helpful. and I believe these sour peo
ple who have never a kind word and
w.ho pass their fellowman without a
word of greeting and of cheer will
some day regret it. for they sooner or
later will surely -realize that they are
the ones who will suffer. Maybe this
is none of my business and possibly I
hould not write it. but it is writ, and
it is up to the editor to blue pencil
it if he wants to.
I heard some one the other day
speaking of some afflicted persons
who had not been out of their rooms
for years, say that even though this
were true. yet they were as bright and
cheerful as if they were enjoying the
best of health. In fact it was re
marked that they were the sunshine
not only of their own homes but of
the entire community. Now I will
guarantee that they never try to pun
ish people by casting up their heads
and refusing to speak.
The editor was telling me this week
that a gentleman from way up in No.
7 came in the office of The Herald and
News and wanted to know who The
Idler is. but the editor said he could
not tell him. Well, whenever the edi
tor makes known my identity then I
will cease to grind for this column. It
maikes little difference who I am. But
I understand this gentleman wanted
to shake my .hand for something I
had said. I thank him and would ask
him to push it along if it was a good
thing and if it wasn 't why then knock
T see from the Observer that the
mile of experimental road has been
completed and that it cost about $450.
Now, I understand that there are peo
ple who.are kicking about tiis ex
penditure of t.he, labor of the convicts.
and who claim that this was a good
road already. Well. I have been on
this road once o.r twice during my
residence in Newberry, and if this
could be called a good road I would
hate to see a bad road. Of course, as
I remember it. it never was muddy,
-but I would rather have a little mud
sometimes than to have heavy sand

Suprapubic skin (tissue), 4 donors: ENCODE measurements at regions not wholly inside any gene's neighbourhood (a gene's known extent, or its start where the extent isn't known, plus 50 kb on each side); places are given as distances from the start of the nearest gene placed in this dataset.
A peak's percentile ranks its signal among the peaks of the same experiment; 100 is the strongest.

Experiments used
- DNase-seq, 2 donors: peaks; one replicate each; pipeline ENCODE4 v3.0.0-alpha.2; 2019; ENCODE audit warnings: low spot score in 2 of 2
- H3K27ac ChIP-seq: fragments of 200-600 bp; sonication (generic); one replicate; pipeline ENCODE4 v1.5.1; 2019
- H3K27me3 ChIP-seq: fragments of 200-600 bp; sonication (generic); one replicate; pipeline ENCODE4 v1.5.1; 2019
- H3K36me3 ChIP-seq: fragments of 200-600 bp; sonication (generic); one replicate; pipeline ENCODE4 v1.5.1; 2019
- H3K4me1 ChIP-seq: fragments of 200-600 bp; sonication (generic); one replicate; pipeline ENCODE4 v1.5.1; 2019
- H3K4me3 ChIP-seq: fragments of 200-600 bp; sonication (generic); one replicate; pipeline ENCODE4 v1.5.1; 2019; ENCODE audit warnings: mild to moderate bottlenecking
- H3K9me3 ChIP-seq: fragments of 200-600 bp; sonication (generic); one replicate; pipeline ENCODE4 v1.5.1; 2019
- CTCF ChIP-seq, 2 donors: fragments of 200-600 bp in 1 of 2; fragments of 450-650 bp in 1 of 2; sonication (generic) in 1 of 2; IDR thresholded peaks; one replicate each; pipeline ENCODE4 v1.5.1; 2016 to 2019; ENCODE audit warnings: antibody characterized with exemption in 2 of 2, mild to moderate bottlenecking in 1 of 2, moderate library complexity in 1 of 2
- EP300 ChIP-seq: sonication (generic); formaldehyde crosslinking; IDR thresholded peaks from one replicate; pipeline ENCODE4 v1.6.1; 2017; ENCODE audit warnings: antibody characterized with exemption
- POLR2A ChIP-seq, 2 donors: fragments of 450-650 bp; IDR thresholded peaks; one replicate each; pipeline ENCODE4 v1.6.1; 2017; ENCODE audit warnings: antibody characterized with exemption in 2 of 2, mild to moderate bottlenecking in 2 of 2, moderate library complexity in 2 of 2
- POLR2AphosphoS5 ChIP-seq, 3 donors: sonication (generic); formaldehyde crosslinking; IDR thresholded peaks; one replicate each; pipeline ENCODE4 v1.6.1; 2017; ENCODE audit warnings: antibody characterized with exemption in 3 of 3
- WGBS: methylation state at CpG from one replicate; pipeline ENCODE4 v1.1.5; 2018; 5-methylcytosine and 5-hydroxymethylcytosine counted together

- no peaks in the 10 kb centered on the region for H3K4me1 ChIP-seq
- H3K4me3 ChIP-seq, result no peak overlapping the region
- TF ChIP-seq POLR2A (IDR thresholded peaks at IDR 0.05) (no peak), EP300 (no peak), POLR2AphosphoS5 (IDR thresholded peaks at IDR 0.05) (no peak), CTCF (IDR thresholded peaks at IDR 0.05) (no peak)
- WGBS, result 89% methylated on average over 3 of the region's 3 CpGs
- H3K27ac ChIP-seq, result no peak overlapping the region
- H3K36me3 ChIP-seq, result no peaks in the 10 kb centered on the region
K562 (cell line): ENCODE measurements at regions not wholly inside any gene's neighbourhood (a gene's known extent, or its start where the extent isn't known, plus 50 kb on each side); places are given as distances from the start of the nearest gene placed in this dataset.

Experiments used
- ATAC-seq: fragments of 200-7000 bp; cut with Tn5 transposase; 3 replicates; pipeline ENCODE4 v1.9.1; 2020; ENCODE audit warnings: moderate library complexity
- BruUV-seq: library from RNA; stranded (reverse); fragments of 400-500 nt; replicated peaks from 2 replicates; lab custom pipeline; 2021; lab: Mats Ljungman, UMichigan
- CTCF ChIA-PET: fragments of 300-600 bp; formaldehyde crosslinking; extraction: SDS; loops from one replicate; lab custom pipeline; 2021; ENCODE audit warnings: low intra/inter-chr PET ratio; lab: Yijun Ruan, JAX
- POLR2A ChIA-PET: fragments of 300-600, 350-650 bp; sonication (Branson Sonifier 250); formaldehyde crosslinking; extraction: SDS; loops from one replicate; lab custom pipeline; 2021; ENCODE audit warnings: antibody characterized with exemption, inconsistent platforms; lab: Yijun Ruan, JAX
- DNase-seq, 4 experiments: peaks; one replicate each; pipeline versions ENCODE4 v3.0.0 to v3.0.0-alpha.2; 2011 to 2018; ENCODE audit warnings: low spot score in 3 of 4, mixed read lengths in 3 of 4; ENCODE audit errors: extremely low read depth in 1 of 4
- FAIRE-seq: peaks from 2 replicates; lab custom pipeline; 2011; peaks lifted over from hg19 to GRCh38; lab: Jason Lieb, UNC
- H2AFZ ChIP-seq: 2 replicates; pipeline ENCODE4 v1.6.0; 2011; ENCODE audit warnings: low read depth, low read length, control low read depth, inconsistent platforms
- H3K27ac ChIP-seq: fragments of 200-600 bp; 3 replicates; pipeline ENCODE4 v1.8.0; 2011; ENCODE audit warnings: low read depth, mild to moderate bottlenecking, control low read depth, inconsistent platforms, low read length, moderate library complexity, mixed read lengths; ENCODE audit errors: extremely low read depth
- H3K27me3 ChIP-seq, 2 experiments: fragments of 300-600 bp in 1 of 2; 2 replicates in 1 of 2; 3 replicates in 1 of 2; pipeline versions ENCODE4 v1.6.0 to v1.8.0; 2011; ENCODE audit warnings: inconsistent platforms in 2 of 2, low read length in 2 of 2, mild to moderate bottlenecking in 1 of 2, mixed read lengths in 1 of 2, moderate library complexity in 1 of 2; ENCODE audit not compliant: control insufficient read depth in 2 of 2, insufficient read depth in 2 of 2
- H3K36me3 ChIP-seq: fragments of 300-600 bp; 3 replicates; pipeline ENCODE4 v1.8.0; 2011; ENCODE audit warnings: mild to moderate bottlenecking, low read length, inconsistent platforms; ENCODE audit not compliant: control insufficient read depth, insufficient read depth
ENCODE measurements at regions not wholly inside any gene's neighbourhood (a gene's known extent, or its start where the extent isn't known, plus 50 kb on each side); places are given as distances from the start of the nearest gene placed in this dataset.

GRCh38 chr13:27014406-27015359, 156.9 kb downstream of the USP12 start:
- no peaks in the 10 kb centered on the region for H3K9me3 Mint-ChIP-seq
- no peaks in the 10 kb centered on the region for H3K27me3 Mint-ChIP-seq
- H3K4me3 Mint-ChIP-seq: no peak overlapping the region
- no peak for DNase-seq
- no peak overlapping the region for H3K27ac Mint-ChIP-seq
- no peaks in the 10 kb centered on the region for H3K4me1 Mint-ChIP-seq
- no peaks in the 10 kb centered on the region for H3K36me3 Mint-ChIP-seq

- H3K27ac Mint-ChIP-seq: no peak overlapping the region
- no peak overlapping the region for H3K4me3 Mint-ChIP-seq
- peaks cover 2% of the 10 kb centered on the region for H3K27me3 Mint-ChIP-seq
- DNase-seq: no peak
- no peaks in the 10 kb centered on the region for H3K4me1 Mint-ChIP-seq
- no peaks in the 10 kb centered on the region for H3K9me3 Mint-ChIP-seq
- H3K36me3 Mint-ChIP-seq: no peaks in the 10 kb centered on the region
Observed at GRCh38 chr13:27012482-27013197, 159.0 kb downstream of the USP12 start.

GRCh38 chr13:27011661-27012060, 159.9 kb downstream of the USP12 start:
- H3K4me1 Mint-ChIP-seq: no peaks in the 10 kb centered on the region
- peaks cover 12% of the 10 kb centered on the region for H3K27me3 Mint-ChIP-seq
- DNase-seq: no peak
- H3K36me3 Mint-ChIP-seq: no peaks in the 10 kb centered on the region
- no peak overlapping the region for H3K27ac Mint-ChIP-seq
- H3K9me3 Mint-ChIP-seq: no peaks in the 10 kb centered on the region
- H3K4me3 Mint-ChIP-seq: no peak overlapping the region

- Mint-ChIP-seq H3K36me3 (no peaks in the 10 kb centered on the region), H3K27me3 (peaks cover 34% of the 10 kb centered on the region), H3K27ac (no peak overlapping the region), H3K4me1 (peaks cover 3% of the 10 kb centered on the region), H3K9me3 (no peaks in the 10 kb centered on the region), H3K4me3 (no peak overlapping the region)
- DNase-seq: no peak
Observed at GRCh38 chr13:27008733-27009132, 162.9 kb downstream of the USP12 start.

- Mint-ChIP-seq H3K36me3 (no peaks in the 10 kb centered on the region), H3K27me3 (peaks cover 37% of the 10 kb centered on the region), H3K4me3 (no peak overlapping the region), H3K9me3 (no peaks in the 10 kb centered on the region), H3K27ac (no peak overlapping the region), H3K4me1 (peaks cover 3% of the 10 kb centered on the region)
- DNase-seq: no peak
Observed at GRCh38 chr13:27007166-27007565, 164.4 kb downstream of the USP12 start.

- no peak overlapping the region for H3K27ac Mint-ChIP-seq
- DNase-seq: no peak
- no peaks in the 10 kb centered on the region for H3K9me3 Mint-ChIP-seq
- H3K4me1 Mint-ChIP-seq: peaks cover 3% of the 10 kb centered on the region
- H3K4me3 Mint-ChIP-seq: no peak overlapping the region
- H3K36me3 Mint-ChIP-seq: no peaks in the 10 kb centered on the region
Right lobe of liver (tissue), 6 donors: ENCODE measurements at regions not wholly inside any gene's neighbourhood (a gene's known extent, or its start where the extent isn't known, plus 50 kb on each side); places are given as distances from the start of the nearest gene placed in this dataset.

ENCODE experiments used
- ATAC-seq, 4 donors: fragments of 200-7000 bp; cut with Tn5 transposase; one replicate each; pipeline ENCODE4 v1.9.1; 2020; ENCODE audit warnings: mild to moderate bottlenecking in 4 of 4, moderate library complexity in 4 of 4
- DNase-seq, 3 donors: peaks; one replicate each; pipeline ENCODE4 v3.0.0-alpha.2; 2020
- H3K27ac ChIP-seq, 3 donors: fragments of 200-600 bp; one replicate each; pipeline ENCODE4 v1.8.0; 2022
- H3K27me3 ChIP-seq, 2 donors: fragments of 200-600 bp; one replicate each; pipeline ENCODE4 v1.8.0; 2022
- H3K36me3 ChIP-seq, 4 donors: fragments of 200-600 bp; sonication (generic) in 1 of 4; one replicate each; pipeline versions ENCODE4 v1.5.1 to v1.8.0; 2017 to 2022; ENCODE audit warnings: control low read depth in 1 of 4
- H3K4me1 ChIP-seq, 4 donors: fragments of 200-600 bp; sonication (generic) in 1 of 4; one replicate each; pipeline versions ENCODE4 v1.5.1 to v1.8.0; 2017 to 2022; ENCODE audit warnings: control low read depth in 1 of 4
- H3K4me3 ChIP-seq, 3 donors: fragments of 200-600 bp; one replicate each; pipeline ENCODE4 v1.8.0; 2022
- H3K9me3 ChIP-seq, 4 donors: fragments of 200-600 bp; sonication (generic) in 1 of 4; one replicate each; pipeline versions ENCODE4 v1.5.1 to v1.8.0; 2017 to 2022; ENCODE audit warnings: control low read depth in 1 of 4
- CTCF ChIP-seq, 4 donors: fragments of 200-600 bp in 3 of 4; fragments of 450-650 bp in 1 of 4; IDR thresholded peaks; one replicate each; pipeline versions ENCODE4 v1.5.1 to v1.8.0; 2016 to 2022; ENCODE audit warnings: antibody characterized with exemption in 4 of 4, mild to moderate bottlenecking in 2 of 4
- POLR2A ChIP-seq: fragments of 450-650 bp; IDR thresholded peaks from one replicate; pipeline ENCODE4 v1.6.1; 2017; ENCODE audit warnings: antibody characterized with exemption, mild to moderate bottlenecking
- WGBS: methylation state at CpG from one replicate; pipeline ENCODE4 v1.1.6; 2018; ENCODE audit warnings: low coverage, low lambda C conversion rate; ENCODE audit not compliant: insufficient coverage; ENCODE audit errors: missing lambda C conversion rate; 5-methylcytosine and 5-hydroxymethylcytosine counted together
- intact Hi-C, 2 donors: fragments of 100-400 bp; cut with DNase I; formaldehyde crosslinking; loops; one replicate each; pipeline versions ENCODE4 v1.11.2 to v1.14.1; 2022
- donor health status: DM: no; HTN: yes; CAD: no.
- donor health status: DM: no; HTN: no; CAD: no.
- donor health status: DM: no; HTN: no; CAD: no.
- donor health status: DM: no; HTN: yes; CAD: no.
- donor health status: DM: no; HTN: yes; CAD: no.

all the time. And the experiment was*
to be made wit:h clay and sand road.
I have not seen the road since it has
been worked by the expert but I un
derstand that it will have to have at
tention until it gets thoroughly mixed.
That is, until the sand and clay get
So far as I am concerned I believe
that a mile of good road anywhere in
the county will help me, and, as
I have before remarked, I neither own
an automobile, nor a :horse, nor a
mule, nor an ox, and it is a very rare,
thing that anybody who owns one ever
asks me to -ride in or on one, but I re
peat. that you can't build a mile of
good road in this co'unty without
helping me. And it is strange how
some people can muster up th'e cour
age to proclaim that they want good
roads and then oppose any method
that anyone suggests to get them.
Why, if there should be a little
bridge washed away in some remote
corner of the county that would take
probably a half hour to repair, in
stead of doing it, word will be sent
to the supervisor to send the chain
gang and away it goes.
Now I don't know muel about fi
nancing anything, and especially as
big a thing as Newberry county, and
the running of a chain gang, but I do
believe as at present managed, and
as for that matter as it has been
managed since it :bas existed, or has
been, that the chain gang is about the
most expensive luxury the county has
ever indulged in. It seems to me that
a year or two ago the legislature pro
vided by act that the chain gang
should be put on permanent work and
designted what roads should be
worked and the order of the working.
I would he glad to have some one tell
me whether I am correct in this or
not and if I am how the thing worked.
It seems to me with thirty able bod
ied conviets, if they were p)ut on per